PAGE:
Rarity Quotes (9 quotes)
And how admirable and rare an ornament, O good God, is mildenesse in a divine? And how much is it to be wished in this age, that all divines were mathematicians? that is men gentle and meeke.
For example, there are numbers of chemists who occupy themselves exclusively with the study of dyestuffs. They discover facts that are useful to scientific chemistry; but they do not rank as genuine scientific men. The genuine scientific chemist cares just as much to learn about erbium—the extreme rarity of which renders it commercially unimportant—as he does about iron. He is more eager to learn about erbium if the knowledge of it would do more to complete his conception of the Periodic Law, which expresses the mutual relations of the elements.
Genius is less rare than the touchstone by which to test it.
I wish people would more generally bring back the seeds of pleasing foreign plants and introduce them broadcast, sowing them by our waysides and in our fields, or in whatever situation is most likely to suit them. It is true, this would puzzle botanists, but there is no reason why botanists should not be puzzled. A botanist is a person whose aim is to uproot, kill and exterminate every plant that is at all remarkable for rarity or any special virtue, and the rarer it is the more bitterly he will hunt it down.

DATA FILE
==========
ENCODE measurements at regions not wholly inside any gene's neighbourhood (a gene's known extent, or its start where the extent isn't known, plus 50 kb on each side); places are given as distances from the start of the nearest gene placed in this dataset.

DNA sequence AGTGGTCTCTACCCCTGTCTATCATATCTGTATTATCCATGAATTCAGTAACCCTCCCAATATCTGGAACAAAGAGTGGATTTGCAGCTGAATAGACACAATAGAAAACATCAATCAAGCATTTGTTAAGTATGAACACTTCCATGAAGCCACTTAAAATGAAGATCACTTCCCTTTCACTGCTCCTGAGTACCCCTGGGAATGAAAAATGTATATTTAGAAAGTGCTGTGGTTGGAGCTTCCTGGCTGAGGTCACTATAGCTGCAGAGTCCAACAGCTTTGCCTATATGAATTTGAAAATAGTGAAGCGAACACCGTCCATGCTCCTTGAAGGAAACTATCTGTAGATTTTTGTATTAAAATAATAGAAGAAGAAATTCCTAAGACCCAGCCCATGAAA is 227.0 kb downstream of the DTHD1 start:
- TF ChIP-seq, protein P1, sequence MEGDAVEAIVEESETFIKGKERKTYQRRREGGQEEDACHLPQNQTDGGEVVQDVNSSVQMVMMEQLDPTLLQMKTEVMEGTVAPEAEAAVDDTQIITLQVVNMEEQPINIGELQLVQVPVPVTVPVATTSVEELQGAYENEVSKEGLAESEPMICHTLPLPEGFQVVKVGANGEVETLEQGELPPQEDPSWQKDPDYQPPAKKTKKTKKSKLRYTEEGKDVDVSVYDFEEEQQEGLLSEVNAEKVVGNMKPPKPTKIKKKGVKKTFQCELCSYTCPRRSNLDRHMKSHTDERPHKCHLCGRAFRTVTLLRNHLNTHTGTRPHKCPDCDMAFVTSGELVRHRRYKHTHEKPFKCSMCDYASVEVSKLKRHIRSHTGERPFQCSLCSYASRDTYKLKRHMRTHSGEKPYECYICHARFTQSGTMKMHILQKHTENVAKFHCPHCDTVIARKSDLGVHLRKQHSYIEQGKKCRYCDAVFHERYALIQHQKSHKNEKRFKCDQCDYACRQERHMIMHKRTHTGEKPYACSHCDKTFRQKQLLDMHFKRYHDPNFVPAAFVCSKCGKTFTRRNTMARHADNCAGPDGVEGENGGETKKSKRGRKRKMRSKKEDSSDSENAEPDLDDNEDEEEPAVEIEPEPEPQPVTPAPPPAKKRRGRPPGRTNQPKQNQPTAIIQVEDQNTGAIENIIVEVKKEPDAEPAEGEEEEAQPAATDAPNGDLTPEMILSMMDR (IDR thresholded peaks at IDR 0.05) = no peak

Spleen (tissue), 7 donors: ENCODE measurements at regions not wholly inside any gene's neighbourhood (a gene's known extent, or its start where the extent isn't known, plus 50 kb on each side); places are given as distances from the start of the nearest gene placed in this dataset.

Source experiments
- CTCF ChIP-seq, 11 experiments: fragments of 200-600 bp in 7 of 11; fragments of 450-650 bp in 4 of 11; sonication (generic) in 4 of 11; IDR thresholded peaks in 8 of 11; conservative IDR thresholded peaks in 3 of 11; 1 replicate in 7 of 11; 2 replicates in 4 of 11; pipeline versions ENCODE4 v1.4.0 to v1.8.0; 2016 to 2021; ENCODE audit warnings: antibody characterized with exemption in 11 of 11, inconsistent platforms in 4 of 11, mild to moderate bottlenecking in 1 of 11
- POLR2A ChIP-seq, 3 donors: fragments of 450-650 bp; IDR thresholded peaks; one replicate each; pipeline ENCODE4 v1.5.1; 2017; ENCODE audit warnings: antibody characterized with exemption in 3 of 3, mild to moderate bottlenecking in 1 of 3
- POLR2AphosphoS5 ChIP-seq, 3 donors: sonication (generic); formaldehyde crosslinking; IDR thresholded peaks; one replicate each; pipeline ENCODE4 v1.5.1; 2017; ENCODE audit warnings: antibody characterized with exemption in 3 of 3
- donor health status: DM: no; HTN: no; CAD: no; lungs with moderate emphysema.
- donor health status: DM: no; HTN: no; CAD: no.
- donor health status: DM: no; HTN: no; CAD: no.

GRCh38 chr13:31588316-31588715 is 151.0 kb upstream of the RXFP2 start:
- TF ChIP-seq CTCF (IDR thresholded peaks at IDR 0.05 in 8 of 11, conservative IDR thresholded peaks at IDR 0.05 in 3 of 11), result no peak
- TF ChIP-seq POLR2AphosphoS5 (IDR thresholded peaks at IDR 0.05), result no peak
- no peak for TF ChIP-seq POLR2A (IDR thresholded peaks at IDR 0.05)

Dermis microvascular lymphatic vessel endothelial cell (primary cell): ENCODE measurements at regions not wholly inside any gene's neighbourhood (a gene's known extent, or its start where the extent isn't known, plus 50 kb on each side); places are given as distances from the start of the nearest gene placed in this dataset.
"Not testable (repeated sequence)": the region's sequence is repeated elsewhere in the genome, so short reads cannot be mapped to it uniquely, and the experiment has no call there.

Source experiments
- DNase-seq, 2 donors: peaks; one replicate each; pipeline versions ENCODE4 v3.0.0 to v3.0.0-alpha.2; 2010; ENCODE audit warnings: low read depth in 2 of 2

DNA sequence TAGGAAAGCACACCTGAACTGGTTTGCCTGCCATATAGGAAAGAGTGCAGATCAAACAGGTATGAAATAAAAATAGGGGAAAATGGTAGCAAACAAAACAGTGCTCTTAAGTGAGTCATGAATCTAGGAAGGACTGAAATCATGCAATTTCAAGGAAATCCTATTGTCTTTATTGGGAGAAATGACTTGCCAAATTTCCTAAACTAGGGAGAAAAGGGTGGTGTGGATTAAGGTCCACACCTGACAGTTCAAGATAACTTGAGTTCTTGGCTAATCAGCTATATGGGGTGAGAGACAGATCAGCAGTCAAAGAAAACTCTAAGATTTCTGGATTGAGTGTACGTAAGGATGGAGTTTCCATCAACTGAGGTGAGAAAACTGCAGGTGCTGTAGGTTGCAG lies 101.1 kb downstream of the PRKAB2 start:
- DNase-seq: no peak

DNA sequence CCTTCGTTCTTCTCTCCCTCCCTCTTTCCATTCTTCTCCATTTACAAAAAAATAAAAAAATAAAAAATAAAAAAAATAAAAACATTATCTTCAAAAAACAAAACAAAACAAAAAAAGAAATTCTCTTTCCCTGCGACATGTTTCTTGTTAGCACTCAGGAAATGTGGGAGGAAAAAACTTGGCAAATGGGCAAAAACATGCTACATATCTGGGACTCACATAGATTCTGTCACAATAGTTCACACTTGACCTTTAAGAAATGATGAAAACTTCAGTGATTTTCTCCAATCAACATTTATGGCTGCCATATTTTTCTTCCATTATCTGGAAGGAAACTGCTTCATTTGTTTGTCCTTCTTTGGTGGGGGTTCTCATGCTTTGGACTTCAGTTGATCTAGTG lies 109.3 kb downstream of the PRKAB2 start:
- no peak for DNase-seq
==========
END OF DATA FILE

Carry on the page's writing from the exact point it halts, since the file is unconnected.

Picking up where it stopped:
It is both a sad and a happy fact of engineering history that disasters have been powerful instruments of change. Designers learn from failure. Industrial society did not invent grand works of engineering, and it was not the first to know design failure. What it did do was develop powerful techniques for learning from the experience of past disasters. It is extremely rare today for an apartment house in North America, Europe, or Japan to fall down. Ancient Rome had large apartment buildings too, but while its public baths, bridges and aqueducts have lasted for two thousand years, its big residential blocks collapsed with appalling regularity. Not one is left in modern Rome, even as ruin.
Nowhere is water so beautiful as in the desert for nowhere else is it so scarce. By definition. Water, like a human being or a tree or a bird or a song gains value by rarity, singularity, isolation. In a humid climate water is common. In the desert each drop is precious.
Simultaneous discovery is utterly commonplace, and it was only the rarity of scientists, not the inherent improbability of the phenomenon, that made it remarkable in the past. Scientists on the same road may be expected to arrive at the same destination, often not far apart.
The business of their weekly Meetings shall be, To order, take account, consider, and discourse of Philosophical Experiments, and Observations: to read, hear, and discourse upon Letters, Reports, and other Papers containing Philosophical matters, as also to view, and discourse upon the productions and rarities of Nature, and Art: and to consider what to deduce from them, or how they may be improv'd for use, or discovery.
The largest land animal is the elephant, and it is the nearest to man in intelligence: it understands the language of its country and obeys orders, remembers duties that it has been taught, is pleased by affection and by marks of honour, nay more it possesses virtues rare even in man, honesty, wisdom, justice, also respect for the stars and reverence for the sun and moon.